LuminoCity3D is an interactive map detailing key performance indicators between UK cities, such as here, showing the average household size (dark red is round 4.3 persons) / LuminoCity3D

LuminoCity3D has mapped key indicators such as average household size, as shown above in London (dark red is roughly 4.3 persons)

Ever wondered how Bristol and Liverpool compare in unemployment figures, or whether Leeds has more citizens born outside of the UK than Bournemouth - but can’t don’t fancy trawling through ONS figures for hours?

One researcher has compiled an extremely user-friendly interactive map of Britain which details the “performance and dynamics of Great British cities”.

LuminoCity3D was launched last Monday by Duncan Smith, an urban geographer from the UCL Centre for Advanced Spatial Analysis.

It compares a number of indicators, such as the average education level of a city’s inhabitants, how many people own a car, or how many people are employed in IT jobs – most of it using data from the 2011 Census.

These numerous key indicators on population, housing, employment and energy use help us to “understand current patterns and trends, and [identify] successful cities for sharing best practice,” LuminoCity3D’s website states.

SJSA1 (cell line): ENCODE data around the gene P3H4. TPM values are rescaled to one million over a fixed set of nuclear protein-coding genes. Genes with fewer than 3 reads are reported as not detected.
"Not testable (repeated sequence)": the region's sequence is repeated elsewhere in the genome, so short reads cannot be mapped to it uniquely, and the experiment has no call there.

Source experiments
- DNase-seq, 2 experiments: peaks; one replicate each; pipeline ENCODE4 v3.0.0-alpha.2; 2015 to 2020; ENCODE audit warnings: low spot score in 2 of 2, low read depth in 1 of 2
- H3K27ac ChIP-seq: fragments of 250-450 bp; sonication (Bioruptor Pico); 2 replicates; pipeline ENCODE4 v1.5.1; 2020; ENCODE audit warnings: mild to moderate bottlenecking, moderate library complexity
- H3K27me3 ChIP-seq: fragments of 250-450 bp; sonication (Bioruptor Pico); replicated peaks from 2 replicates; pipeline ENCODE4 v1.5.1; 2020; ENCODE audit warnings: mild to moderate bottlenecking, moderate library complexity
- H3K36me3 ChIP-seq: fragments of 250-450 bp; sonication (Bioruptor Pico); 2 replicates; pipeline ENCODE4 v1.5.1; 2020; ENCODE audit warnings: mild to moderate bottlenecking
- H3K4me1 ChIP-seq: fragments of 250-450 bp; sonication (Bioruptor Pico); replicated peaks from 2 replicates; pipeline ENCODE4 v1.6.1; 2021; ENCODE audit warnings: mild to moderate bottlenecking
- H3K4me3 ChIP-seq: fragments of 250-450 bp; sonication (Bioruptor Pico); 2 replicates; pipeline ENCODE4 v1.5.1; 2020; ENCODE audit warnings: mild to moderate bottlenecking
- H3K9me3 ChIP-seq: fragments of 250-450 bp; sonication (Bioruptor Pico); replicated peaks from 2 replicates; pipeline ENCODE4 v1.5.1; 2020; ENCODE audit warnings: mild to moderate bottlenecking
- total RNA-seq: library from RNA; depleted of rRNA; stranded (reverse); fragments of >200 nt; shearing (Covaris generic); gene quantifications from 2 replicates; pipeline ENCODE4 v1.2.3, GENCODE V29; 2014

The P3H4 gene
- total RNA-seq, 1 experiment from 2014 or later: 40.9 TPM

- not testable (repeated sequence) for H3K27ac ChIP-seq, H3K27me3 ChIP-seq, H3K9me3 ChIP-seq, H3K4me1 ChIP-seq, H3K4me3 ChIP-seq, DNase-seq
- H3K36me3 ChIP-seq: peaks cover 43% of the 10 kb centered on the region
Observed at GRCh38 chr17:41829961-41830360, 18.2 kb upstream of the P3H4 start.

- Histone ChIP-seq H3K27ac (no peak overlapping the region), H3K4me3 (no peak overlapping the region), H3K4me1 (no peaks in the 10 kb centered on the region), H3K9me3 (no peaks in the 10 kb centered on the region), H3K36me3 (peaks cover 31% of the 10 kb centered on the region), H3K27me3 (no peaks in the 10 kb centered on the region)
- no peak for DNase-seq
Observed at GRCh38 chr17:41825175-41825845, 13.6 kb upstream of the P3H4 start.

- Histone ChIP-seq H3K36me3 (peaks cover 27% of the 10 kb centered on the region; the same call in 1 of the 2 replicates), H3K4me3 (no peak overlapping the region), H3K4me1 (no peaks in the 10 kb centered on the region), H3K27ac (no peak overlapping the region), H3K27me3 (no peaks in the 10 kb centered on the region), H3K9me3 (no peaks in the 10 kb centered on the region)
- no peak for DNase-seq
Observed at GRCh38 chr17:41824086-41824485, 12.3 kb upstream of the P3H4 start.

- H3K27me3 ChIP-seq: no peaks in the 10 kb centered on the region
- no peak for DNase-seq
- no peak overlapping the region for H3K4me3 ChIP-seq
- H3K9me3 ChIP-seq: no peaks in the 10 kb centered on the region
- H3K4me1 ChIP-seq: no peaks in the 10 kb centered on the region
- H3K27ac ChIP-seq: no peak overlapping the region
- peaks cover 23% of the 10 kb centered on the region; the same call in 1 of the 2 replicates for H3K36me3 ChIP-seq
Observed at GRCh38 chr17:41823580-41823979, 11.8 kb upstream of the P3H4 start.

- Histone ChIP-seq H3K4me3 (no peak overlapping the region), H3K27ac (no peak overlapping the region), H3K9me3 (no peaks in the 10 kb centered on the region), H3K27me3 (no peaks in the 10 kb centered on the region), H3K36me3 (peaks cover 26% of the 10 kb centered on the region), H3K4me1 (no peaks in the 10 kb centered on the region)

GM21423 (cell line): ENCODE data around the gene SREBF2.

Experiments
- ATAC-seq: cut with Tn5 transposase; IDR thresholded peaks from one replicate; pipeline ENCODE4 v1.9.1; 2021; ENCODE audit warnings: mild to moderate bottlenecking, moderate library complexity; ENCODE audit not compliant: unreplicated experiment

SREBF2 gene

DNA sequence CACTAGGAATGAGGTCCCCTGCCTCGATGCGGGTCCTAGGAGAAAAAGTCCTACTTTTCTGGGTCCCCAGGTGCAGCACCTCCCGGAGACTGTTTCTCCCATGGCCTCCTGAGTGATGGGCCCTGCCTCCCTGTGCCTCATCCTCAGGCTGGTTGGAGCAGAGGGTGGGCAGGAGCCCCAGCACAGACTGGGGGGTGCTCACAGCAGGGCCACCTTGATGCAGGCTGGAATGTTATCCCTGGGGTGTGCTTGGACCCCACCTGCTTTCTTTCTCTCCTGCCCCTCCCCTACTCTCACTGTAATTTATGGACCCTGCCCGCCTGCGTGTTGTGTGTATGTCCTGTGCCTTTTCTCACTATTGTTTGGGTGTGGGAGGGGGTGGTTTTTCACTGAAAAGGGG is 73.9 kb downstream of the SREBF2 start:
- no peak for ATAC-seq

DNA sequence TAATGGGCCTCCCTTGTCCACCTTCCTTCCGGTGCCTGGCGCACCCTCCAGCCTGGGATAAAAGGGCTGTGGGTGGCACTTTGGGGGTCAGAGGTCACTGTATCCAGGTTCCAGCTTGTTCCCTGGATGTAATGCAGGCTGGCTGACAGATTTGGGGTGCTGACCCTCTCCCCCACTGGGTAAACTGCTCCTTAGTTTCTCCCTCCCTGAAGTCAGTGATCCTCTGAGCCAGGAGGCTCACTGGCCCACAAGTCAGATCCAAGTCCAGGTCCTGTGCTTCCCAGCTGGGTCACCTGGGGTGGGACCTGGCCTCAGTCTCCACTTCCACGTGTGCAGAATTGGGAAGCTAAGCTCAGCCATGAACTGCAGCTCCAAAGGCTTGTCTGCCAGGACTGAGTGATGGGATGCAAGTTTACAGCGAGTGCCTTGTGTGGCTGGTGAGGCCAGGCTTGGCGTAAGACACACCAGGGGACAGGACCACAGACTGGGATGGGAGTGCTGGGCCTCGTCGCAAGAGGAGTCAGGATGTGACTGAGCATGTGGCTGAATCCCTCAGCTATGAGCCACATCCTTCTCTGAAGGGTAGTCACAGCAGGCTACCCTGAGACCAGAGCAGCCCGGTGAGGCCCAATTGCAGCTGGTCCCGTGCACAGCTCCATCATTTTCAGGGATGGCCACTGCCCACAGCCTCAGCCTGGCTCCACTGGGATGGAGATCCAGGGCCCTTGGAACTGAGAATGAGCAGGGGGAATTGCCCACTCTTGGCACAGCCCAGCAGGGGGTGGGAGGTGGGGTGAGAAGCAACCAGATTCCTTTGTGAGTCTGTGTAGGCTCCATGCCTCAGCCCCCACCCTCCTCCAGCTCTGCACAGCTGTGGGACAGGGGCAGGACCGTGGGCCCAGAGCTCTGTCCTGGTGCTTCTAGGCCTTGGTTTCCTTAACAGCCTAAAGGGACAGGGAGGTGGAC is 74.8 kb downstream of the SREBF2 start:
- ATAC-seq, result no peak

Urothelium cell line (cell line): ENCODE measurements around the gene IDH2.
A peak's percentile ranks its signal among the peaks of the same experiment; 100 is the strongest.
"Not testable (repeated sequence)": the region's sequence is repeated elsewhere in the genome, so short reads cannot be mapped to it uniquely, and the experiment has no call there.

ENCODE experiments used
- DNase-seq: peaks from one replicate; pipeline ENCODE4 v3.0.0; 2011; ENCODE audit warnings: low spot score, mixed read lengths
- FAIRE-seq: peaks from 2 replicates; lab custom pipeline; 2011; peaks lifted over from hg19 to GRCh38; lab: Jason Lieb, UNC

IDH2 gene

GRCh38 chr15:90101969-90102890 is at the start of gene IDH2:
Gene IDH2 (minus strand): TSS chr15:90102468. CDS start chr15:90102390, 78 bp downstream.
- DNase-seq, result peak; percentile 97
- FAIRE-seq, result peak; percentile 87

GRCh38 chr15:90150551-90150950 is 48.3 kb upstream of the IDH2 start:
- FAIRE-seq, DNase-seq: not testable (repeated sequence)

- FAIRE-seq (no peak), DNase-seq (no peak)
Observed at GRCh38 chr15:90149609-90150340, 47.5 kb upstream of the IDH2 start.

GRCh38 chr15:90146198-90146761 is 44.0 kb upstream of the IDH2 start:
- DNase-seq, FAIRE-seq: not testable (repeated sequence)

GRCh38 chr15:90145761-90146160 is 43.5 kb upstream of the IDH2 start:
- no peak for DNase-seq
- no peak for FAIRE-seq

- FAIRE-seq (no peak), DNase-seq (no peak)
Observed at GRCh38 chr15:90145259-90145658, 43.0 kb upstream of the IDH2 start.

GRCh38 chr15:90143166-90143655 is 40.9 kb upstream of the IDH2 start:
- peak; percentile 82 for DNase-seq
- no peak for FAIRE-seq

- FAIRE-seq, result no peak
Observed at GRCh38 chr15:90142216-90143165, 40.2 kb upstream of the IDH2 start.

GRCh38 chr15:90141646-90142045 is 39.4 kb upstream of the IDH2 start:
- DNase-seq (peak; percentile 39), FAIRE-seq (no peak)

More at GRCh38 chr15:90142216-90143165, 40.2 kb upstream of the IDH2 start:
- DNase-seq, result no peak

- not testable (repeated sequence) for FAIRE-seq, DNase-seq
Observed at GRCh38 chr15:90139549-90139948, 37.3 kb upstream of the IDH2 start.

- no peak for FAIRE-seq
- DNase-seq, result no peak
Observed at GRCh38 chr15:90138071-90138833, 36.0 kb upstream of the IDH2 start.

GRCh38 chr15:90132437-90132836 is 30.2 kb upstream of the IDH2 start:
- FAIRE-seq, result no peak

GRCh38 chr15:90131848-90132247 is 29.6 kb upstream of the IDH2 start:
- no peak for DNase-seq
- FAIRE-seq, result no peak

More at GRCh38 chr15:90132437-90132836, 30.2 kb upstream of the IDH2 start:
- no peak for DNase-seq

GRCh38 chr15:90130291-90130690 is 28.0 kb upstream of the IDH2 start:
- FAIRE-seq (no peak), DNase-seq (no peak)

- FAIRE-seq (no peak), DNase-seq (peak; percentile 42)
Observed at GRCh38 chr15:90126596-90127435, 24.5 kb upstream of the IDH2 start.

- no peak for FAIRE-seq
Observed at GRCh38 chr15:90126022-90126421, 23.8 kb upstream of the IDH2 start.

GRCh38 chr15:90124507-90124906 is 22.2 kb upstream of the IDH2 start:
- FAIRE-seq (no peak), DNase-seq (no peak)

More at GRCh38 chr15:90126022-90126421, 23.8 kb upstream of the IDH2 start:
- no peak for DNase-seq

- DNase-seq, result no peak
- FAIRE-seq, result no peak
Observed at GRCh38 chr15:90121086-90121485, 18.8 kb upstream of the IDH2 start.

It allows the identification of the relationship between the urban form and a city’s performance, Mr Smith says.

It is interesting to note, for example, the employment density change for the decade between 2001-2011 in English cities and towns.

Cambridge has seen the number of jobs surge by 22.3 per cent over the ten years, while Liverpool and Manchester had a 10 per cent rise. Swindon had a loss of 0.2 per cent of jobs.

On employment density, Mr Smith says: “There is clear growth in Manchester, Leeds and Liverpool city centres, particularly Manchester which displays the biggest increase in employment density of any location in GB.

“But around these success stories there is a much more mixed picture of growth and decline for many other centres that are finding it more difficult to compete for firms and jobs.”